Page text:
This article was written by Damien Metzger, and first published on the PrestaShop blog, on November 30th, 2011.
A CSRF breach consists of exploiting a trusted user's identity by forcing the browser to send commands unbeknownst to the user. Basically, if a page is protected by a login/password system (e.g. stored in a cookie) then you cannot access it without signing in, unlike the retailer who is already signed in.
Therefore a hacker simply needs to send the retailer to the page of his choice by sending an instant message or email such as "Hi! Take a look at my new photos… Do you think I'm hot?" with a link to redirect the victim to http://www.maboutique.com/admin/index.php?tab=AdminCustomers&deletecustomer&id_customer=1.
In theory, this link deletes customer number 1 from the maboutique.com shop. This won't work with PrestaShop, as the software has been made secure to avoid this type of usage, but you get the idea: the hacker just needs to get the retailer to click on a link which carries out the required action. You can't do it yourself but the retailer could do it in your place without knowing it.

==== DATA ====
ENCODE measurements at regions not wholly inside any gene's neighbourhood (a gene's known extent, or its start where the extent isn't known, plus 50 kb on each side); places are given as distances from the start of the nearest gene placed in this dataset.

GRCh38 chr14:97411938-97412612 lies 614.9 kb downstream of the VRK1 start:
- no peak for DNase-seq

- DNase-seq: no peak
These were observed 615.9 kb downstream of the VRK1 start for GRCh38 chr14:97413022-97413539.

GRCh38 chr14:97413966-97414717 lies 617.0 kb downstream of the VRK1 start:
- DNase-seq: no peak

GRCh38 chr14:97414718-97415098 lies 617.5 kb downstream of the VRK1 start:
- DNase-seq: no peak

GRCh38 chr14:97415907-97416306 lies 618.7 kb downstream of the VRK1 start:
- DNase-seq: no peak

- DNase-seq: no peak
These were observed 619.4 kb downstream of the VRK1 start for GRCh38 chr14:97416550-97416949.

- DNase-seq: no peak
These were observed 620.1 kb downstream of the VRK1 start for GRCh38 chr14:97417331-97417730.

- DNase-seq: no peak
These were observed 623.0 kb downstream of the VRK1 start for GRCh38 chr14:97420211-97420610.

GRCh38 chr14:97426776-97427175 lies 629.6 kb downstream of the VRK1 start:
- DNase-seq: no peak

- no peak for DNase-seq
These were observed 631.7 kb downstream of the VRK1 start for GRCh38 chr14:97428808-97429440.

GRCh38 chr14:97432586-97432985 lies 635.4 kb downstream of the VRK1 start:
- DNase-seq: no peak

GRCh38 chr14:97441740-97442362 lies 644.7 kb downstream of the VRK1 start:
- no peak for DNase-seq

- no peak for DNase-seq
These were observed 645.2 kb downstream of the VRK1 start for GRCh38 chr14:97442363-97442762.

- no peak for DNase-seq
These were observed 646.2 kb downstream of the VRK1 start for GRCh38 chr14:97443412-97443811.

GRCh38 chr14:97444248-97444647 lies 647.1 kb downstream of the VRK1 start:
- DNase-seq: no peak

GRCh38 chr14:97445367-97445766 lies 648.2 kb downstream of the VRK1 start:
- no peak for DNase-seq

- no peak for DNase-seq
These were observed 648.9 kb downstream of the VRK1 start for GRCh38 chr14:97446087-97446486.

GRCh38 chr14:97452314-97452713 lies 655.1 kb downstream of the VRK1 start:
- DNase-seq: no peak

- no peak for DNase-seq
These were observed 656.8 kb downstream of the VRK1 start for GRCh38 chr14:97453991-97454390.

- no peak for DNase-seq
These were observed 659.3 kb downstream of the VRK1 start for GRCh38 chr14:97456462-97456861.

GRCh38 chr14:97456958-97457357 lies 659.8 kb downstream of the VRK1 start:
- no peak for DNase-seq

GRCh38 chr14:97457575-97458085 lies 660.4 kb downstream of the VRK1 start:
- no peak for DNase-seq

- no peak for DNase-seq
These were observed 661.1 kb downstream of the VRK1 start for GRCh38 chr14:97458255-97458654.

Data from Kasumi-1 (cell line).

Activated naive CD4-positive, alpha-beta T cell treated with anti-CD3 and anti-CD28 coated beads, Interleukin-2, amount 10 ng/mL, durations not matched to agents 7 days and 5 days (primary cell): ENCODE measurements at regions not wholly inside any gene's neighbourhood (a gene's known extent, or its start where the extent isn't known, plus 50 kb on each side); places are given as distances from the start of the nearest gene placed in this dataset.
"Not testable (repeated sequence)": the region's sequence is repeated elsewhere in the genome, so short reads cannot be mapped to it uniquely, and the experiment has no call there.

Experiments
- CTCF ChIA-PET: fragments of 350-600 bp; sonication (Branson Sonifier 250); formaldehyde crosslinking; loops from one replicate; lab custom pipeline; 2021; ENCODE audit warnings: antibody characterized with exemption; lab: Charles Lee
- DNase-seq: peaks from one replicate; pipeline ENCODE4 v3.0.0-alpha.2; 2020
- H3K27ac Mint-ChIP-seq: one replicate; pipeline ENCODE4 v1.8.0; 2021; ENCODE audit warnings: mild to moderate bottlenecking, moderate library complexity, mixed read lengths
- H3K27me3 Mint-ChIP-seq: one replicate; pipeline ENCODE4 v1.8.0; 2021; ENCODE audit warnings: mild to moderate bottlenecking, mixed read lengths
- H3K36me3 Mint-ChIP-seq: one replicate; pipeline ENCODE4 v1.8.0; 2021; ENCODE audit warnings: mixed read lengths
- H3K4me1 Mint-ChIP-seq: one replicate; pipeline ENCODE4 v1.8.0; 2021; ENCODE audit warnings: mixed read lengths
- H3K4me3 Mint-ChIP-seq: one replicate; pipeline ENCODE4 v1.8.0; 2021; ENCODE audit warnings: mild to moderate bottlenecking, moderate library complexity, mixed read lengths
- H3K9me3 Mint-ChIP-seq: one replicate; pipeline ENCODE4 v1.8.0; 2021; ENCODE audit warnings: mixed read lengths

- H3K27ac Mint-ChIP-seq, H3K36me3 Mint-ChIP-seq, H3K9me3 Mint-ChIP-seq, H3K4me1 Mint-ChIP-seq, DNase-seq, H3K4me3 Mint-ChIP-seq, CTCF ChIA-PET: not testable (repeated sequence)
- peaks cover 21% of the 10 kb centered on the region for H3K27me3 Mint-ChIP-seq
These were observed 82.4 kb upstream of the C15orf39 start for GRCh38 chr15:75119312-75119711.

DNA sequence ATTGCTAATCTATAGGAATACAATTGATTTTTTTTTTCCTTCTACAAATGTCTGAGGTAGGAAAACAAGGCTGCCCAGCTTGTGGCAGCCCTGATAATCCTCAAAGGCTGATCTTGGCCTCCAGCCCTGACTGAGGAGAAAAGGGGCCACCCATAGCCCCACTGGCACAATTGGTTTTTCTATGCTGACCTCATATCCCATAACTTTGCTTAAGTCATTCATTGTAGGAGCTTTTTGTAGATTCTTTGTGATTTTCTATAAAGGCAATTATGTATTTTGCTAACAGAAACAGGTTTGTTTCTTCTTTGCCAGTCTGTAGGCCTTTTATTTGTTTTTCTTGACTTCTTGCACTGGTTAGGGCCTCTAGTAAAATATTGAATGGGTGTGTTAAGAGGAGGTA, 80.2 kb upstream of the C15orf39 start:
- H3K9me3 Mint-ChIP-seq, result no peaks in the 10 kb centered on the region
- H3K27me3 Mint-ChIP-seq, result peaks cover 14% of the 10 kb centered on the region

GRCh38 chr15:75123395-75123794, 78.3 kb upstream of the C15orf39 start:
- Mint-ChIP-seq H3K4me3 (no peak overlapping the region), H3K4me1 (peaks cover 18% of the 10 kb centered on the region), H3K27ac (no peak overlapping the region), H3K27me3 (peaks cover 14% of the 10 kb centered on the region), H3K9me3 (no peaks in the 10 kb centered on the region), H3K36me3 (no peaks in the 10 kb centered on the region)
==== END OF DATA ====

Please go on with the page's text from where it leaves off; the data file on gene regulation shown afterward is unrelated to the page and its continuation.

This is a very malicious attack, as the shop does not have to have been directly breached. A more active protection system to that used for XSS or injections is required.
The solution lies in using security tokens, as you can see in PrestaShop or phpMyAdmin for example. The developer must generate a unique hash code based on data specific to the retailer for each page and even each activity: combine the username, shop URL, a salt generated upon installation, page URLand activity as a parameter of the
sha1() function for a truly complete hash code. Next, every time a page loads and before processing, recalculate the token and compare it to what you passed as a parameter of each link. This way the hacker will have the impossible task of calculating the correct sha1 to exploit the breach.